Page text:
Just a quick update to draw your attention to the August link party. The link party is kindly organised by the old house in the shires. The idea is to link related blogs, this link party is aimed to link blogs on all aspects of gardens. Some super blogs there.

Watching the daisieshas been on some lovely garden visits as has old house in the shires. I like the vertical planting ideas on gardening limited. A nice activity making ladybirds. A rather nice project upcycling a broken chair. Some good food for thought for anyone interested in gardening.


Link to link party again
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Photo uploads

I currently host a lot of my photos through photobucket. However they have changed their settings, so I can only do third person hosting if I pay $399 a year. For a blog written for fun where no money is made that’s too big an expense. This is undoubtedly going to see people stop using photobucket and look for alternatives. They changed this with no notice, so there are now blogs lacking photos.

I do pay for one of the lowest bands of wordpress. So I could go pay for the photo hosting though here, but again it’s a big cost for a blog written for fun. As I like posting high quality images this may mean I post less or stop altogether unless I can find a decent alternative.

 

The Great Butterfly Adventure

When I wrote the focus on painted ladies I mentioned a documentary that was no longer available. Well it is back on iplayer for a limited time for UK residents.

The Great Butterfly Adventure

This was a good quality documentary charting the amazing painted ladies migration. Well worth viewing a second time.

I’m also going to make some time for the British Garden: life and death on your lawn.

A documentary with Chris Packham presenting, tracking five gardens over the course of a whole year. A chance to show how many species live within our gardens and how important our gardens are to wildlife.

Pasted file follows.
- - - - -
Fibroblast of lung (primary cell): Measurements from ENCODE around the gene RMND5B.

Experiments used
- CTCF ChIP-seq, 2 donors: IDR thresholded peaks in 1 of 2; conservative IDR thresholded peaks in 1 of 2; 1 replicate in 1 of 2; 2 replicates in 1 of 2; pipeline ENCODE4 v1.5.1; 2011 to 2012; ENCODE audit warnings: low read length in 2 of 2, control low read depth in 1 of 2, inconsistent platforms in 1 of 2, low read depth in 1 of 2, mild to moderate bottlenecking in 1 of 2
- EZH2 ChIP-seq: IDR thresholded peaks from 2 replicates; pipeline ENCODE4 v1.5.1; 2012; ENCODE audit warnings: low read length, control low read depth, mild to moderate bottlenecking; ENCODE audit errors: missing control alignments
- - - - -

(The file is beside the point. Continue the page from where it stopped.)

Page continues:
Carnival

Today was the Hornsea Carnival parade. Not quite the spectacle of Rio or Notting Hill. More a celebration of English quaintness.

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We saw three bears accompanying a juvenile offender.

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We saw Morris Dancers. For non-English readers Morris Dancing is a form of folk dancing where you tie ribbons and bells to yourself and prance around. It isn’t generally an activity you’d admit to on a first date or for that matter in the first year of a relationship.

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There were a lot of craft stalls: wood carving, rope making and jam, chutney and pies.

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In the arena area we saw a bird of prey show. However the bird wasn’t having any of it mainly deciding to sit in the trees.

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At the side the birds rested on their perches. It was nice seeing these fantastic feathers fiends for free.

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Live music played at the bottom of the hill with a eclectic mix of covers from Green day to Van Morrison

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Back at home Alice still wanted to be a butterfly with her backpack on. Tomorrow the carnival is still on so we’ll see what other eccentricities we see.

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30 days of wild: day 26-sharing

Today has seen me sharing my wildlife passions. The morning has been the culmination of several months of hard work. I changed schools this term and took a promotion to become am EYFS coordinator. We’ve had local authority moderation looming over us. So we’ve had a frantic couple of months collecting evidence and teaching the children to the level we needed. This morning we had the moderation and it went really well. Everyone of our assessments were signed off by the LA. So this lunchtime I spent a bit of times enjoying the children’s company.

On the main playground where the kids go out at dinner there is a wildlife garden. There is a ponds and planters with wildlife attracting species of flowers: lavender, rosemary and nettles.

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The kids currently are worm obsessed. Second in their interests are ladybirds. So at lunch I spent the time finding a ladybird larvae.

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And found a good few pupae. Both larvae and pupae ate probably the invasive harlequin menace, but children have a fascination with naming and understanding these things.

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Teaching natural history and the names of animals, birds and minibeasts has been shown to teach care for the environment. Then from this deeper empathy for other people. A useful lesson for a calm school.

Returning home my passion has rubbed off on my partner. She’s been taking photos while I’m out. This one stands out as pretty good and I like the subject matter too.


This is all part of what 30 days is all about though. Enjoying wildlife for your self is great, but getting more people to enjoy nature gives me an even greater joy. 

Who will you inspire?